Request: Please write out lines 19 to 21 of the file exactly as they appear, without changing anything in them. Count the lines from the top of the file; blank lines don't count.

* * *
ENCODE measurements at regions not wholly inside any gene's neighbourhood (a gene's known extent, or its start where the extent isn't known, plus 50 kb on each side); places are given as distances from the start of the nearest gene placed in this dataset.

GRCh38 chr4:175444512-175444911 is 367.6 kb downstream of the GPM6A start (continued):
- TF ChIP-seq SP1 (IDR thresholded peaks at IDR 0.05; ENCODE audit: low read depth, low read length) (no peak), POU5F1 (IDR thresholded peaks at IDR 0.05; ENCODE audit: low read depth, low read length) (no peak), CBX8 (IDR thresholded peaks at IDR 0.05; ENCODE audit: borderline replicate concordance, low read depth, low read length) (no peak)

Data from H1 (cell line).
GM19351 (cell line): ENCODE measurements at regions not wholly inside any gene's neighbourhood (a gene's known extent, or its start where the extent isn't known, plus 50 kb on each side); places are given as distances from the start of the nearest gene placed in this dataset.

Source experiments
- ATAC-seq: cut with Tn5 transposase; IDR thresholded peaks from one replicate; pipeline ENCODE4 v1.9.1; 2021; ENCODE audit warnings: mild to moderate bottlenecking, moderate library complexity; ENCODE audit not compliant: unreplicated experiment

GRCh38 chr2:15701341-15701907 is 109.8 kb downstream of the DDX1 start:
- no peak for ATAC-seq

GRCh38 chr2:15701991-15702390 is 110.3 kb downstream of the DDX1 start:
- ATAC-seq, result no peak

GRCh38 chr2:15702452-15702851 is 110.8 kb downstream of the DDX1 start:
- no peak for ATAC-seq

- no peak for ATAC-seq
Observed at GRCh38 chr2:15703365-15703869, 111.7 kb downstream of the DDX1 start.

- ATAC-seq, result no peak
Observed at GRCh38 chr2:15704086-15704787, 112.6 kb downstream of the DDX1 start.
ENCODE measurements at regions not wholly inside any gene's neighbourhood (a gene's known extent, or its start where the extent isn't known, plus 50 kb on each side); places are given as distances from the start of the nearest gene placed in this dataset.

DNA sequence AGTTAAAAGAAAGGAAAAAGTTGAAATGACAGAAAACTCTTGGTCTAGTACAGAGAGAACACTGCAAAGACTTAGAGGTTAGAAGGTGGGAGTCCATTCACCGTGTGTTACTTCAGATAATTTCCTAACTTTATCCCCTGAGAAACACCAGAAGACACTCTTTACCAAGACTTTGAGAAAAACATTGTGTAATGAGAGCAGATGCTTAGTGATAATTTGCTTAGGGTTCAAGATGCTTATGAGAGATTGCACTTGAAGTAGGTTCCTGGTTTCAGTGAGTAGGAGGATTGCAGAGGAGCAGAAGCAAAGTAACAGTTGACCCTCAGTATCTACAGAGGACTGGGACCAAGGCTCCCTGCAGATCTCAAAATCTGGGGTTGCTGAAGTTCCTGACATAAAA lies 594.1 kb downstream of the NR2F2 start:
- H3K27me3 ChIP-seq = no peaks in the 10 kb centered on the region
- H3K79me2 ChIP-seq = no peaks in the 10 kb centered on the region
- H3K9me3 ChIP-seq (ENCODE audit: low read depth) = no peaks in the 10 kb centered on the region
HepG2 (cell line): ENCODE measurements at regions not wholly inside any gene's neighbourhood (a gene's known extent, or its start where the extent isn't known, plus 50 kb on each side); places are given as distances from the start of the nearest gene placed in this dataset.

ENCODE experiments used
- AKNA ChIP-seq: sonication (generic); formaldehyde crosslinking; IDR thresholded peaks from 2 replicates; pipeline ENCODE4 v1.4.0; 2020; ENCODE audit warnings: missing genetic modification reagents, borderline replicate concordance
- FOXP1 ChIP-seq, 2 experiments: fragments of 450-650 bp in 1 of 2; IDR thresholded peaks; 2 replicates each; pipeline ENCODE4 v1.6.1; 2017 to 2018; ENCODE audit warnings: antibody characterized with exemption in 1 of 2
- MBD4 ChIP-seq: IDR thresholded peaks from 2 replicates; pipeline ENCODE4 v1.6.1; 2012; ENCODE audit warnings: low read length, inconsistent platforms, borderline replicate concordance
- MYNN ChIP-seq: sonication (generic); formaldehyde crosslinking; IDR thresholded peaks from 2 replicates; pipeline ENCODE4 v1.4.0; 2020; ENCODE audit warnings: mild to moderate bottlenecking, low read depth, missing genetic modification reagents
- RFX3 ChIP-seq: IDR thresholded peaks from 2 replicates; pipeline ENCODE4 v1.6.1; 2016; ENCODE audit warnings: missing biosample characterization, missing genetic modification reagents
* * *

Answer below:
DNA sequence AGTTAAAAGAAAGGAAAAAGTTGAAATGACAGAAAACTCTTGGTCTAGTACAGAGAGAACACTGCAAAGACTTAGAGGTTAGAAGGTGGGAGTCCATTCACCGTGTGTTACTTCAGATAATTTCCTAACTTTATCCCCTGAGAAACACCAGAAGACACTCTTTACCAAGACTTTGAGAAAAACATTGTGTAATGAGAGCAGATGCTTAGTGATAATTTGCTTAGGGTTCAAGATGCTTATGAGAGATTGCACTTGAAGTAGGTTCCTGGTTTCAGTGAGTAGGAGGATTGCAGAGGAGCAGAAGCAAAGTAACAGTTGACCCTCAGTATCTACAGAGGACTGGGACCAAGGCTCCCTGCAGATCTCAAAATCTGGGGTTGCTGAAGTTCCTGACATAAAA lies 594.1 kb downstream of the NR2F2 start:
- H3K27me3 ChIP-seq = no peaks in the 10 kb centered on the region
- H3K79me2 ChIP-seq = no peaks in the 10 kb centered on the region